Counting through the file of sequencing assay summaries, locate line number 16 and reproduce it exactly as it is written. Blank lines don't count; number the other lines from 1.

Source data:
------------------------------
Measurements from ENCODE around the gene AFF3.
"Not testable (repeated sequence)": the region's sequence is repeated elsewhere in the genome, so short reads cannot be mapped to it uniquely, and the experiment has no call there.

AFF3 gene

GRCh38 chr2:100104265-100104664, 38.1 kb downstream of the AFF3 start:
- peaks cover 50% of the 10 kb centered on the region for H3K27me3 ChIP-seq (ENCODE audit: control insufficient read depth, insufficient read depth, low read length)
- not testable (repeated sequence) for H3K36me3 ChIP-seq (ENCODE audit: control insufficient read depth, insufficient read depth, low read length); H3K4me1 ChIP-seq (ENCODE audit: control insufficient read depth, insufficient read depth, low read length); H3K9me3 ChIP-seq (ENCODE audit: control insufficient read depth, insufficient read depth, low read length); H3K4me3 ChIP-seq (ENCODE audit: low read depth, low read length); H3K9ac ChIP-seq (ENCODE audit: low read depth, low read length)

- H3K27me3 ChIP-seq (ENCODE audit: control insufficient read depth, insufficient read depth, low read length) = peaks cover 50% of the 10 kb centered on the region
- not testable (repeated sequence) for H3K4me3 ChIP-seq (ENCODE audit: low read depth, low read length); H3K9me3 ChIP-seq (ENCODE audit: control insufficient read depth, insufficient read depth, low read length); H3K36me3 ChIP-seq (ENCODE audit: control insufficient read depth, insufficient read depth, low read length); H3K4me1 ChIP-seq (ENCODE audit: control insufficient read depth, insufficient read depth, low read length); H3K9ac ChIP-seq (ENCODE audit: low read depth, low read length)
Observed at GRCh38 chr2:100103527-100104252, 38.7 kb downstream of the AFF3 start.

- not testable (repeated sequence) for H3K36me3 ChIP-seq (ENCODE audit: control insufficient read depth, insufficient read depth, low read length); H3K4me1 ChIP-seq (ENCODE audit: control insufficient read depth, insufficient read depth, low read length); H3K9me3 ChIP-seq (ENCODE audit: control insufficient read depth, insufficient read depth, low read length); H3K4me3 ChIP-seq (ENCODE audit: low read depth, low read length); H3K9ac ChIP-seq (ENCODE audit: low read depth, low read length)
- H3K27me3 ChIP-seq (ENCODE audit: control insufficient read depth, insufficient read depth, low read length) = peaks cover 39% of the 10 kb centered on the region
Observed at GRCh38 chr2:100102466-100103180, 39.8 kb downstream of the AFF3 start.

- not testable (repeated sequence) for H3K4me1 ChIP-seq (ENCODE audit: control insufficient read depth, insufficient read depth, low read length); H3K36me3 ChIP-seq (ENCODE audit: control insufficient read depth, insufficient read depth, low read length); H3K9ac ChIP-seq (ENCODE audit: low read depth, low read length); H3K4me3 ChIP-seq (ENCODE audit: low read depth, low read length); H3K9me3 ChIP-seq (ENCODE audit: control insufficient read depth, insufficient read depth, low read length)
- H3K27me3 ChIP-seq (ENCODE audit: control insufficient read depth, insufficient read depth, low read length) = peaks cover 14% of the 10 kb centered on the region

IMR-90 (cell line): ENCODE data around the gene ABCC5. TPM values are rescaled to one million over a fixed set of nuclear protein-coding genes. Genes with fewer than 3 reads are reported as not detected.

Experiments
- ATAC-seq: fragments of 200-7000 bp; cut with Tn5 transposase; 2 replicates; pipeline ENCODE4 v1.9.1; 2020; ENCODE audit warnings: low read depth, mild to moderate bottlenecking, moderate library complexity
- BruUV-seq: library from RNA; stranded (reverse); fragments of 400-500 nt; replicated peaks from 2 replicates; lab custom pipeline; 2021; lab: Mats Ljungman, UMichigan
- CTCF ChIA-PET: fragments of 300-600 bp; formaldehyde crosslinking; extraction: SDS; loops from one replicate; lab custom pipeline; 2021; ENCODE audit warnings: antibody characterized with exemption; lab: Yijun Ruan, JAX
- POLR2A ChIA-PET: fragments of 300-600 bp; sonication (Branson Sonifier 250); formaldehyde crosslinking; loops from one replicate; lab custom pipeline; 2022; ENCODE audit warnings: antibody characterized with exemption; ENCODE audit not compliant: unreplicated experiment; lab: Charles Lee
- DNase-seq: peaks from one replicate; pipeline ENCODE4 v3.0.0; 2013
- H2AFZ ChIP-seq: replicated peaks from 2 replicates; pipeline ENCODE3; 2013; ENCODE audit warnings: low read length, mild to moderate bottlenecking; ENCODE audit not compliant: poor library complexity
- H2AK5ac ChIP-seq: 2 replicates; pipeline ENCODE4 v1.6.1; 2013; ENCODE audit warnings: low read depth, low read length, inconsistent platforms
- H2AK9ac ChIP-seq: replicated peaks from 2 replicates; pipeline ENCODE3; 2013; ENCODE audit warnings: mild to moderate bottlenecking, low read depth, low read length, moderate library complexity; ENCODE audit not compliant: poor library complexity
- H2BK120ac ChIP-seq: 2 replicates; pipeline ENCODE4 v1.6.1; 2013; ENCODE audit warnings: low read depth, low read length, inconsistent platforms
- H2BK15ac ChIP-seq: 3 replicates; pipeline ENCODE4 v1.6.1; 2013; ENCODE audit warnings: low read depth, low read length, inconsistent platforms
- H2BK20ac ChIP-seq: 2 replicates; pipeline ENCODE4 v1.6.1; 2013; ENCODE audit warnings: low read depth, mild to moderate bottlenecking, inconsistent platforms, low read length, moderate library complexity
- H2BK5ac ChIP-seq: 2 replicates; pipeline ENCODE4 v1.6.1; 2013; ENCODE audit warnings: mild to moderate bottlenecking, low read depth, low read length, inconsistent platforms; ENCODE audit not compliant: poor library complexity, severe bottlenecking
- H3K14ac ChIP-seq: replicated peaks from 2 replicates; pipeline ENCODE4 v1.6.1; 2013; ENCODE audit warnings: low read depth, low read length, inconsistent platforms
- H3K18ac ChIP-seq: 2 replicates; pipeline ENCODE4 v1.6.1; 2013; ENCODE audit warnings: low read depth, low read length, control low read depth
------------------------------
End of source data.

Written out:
Experiments